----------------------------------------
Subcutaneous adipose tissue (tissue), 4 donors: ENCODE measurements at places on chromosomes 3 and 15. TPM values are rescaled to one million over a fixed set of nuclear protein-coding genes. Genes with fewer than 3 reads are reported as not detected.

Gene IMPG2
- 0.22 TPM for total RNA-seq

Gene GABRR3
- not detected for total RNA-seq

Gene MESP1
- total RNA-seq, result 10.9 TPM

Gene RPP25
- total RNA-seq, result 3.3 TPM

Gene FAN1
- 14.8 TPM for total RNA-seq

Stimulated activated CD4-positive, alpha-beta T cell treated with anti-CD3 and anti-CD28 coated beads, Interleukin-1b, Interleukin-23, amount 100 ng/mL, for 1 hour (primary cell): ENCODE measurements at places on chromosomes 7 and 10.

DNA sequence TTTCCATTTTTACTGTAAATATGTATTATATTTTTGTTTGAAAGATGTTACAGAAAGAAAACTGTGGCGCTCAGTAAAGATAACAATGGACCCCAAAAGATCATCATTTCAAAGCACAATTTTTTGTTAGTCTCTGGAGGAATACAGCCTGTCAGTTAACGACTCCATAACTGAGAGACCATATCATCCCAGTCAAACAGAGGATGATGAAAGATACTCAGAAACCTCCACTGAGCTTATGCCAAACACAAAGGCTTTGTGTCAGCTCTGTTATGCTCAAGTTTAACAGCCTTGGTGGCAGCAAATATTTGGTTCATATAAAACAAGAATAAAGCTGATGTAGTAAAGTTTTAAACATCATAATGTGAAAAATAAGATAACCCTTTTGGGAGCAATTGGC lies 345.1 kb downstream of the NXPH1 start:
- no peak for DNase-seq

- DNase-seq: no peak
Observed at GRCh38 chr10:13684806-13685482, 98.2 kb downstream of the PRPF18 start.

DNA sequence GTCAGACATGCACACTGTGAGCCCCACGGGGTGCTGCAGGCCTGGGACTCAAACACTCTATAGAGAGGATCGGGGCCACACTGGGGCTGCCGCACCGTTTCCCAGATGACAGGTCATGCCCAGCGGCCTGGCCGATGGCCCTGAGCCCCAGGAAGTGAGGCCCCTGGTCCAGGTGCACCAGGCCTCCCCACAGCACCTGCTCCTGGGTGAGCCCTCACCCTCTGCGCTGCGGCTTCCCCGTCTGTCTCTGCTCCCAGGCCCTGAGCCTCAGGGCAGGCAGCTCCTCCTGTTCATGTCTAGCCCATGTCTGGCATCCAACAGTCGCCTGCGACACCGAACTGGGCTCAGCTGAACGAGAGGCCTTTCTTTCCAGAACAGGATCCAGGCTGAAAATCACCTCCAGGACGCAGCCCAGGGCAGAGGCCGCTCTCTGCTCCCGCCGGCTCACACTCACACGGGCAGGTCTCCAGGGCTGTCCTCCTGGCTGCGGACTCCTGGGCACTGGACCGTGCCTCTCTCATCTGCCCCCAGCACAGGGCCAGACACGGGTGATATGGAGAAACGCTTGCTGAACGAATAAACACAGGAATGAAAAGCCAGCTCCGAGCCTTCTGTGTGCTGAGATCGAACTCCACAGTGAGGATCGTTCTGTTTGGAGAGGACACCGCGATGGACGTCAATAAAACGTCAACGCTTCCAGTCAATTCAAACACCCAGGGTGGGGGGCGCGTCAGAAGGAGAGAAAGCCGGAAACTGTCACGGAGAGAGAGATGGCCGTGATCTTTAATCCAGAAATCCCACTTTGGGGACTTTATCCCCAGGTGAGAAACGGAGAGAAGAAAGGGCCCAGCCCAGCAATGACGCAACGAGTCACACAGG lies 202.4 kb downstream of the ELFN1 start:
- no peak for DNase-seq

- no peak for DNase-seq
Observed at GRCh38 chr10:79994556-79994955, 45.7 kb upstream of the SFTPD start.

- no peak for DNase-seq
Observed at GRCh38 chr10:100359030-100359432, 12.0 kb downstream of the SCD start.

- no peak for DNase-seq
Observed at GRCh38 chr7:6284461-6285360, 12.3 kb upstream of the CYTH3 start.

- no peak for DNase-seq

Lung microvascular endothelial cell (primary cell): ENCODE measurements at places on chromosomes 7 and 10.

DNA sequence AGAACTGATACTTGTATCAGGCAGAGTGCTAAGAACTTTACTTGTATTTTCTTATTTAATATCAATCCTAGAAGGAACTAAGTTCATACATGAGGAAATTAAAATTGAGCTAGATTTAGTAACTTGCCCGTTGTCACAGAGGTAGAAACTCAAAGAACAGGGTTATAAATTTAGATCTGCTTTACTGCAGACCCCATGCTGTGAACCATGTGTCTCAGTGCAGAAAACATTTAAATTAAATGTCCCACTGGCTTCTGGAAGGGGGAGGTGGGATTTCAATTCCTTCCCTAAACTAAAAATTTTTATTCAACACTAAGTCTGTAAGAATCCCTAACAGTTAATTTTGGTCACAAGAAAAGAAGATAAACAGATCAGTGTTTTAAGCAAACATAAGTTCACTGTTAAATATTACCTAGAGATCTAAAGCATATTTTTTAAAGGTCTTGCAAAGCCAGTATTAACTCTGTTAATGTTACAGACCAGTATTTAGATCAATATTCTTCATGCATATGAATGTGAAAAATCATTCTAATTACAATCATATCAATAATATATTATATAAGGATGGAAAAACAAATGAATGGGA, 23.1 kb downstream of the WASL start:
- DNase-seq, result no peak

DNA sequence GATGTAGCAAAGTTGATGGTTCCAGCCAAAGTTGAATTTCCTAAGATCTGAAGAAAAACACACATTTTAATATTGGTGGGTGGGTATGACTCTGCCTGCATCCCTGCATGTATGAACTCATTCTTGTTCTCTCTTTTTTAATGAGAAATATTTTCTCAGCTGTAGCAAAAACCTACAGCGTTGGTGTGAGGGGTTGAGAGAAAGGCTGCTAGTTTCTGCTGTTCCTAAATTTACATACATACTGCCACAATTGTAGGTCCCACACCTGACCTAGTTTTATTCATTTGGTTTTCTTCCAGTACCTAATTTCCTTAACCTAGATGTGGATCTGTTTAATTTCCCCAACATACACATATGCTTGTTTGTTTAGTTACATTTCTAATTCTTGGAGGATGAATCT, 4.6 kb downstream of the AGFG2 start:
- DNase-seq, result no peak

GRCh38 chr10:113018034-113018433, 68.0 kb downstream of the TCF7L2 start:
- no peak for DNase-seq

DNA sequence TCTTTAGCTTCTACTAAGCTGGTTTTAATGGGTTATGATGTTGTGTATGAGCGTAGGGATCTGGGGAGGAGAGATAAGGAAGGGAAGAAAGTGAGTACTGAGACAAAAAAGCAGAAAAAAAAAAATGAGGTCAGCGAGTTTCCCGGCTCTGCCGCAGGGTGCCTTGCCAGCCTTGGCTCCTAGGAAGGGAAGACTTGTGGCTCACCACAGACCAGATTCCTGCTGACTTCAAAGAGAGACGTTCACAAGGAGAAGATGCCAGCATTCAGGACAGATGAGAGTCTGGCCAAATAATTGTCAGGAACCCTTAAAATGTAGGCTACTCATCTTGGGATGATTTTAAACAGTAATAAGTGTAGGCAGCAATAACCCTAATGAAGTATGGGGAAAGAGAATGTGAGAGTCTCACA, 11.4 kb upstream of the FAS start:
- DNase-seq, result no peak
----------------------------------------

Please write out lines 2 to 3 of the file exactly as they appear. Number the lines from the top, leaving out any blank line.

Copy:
Gene IMPG2
- 0.22 TPM for total RNA-seq